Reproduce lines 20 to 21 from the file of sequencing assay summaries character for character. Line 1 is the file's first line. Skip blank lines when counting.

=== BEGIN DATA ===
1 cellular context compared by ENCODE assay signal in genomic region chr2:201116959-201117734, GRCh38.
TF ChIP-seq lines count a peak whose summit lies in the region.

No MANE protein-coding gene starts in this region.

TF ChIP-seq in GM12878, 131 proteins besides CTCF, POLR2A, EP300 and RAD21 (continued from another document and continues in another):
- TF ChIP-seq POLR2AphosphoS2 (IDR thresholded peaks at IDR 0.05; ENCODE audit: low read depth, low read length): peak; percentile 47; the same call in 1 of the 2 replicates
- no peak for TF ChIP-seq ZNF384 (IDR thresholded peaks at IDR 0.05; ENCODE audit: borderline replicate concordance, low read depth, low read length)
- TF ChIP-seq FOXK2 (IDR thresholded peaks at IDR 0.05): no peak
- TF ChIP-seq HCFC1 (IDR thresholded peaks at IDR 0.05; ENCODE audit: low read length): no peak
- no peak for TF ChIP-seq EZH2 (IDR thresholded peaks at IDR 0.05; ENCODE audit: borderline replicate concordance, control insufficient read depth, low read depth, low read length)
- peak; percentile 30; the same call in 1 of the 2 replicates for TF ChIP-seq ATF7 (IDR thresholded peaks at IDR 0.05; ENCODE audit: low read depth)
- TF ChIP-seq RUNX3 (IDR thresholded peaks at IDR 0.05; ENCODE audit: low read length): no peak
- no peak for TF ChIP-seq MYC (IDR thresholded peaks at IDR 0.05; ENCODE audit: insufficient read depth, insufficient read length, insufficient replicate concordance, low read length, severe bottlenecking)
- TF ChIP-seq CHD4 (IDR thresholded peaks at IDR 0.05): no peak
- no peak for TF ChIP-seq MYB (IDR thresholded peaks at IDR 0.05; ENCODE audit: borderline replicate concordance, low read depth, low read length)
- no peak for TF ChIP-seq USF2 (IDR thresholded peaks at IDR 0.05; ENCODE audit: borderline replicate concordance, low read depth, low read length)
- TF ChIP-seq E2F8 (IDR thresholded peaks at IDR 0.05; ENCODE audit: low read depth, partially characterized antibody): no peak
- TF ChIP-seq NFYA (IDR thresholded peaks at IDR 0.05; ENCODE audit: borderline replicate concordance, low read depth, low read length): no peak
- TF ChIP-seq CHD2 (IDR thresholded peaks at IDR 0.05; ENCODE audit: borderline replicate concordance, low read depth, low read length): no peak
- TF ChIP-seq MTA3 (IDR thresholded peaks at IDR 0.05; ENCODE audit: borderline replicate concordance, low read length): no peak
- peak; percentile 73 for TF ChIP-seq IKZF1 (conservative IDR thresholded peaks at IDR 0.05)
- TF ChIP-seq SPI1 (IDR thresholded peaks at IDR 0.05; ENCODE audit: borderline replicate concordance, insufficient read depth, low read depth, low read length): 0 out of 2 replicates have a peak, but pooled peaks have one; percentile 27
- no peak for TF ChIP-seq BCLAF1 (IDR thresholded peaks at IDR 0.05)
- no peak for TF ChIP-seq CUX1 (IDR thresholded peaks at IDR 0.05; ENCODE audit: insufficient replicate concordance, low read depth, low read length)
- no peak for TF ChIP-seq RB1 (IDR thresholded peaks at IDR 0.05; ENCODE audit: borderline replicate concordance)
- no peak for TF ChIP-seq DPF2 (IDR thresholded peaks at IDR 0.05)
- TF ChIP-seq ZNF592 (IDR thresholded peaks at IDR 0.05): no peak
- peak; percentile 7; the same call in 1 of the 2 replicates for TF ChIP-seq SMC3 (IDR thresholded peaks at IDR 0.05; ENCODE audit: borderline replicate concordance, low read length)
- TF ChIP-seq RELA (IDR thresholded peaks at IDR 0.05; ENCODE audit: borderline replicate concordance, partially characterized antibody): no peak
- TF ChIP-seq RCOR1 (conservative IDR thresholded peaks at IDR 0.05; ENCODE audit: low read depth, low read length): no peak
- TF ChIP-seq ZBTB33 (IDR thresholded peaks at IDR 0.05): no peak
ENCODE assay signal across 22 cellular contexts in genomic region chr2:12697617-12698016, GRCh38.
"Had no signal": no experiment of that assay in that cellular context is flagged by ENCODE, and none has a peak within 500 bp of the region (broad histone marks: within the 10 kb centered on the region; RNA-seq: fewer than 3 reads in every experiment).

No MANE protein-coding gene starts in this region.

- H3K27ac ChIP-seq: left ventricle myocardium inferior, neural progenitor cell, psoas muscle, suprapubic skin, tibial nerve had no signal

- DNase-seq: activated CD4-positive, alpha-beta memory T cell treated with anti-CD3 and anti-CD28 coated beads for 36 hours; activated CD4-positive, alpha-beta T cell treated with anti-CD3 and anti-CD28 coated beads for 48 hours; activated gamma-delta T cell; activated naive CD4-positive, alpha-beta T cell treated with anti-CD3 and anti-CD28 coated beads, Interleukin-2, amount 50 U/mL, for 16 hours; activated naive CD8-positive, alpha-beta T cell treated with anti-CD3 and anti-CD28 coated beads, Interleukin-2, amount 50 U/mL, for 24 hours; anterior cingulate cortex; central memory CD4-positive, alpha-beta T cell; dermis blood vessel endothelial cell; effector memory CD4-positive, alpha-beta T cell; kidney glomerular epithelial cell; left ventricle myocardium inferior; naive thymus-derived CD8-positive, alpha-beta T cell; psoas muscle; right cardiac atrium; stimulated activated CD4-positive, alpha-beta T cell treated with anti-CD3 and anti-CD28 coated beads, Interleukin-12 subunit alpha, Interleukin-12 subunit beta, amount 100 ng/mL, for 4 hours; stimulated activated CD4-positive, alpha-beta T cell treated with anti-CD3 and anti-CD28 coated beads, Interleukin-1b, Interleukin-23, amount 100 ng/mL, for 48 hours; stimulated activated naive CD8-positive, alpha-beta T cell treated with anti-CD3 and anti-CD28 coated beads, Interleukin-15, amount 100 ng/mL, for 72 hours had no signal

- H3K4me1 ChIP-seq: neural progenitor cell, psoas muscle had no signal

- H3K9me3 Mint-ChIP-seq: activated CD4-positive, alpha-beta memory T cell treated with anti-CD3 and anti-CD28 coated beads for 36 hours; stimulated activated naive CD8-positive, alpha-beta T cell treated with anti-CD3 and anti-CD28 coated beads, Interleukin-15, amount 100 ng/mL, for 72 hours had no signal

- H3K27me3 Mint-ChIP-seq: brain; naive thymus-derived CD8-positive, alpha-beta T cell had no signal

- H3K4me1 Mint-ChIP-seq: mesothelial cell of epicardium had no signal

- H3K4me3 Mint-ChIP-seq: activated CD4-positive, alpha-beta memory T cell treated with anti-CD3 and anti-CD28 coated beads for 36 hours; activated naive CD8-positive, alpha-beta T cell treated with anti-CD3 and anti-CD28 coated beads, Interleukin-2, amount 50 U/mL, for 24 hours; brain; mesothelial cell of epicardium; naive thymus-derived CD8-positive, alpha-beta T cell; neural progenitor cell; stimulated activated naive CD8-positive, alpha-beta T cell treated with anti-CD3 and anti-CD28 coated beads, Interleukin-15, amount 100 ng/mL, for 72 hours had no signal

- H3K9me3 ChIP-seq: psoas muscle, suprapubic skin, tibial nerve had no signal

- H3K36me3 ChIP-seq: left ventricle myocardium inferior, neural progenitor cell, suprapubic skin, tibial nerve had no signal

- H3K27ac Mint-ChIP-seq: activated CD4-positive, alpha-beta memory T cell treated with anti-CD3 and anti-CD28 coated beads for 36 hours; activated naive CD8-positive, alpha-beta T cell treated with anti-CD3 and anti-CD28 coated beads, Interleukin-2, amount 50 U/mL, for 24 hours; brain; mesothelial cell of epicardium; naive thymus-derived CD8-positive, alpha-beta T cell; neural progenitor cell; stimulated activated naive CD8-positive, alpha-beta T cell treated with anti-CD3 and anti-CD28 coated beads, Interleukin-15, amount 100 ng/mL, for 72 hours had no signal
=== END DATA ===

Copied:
- peak; percentile 73 for TF ChIP-seq IKZF1 (conservative IDR thresholded peaks at IDR 0.05)
- TF ChIP-seq SPI1 (IDR thresholded peaks at IDR 0.05; ENCODE audit: borderline replicate concordance, insufficient read depth, low read depth, low read length): 0 out of 2 replicates have a peak, but pooled peaks have one; percentile 27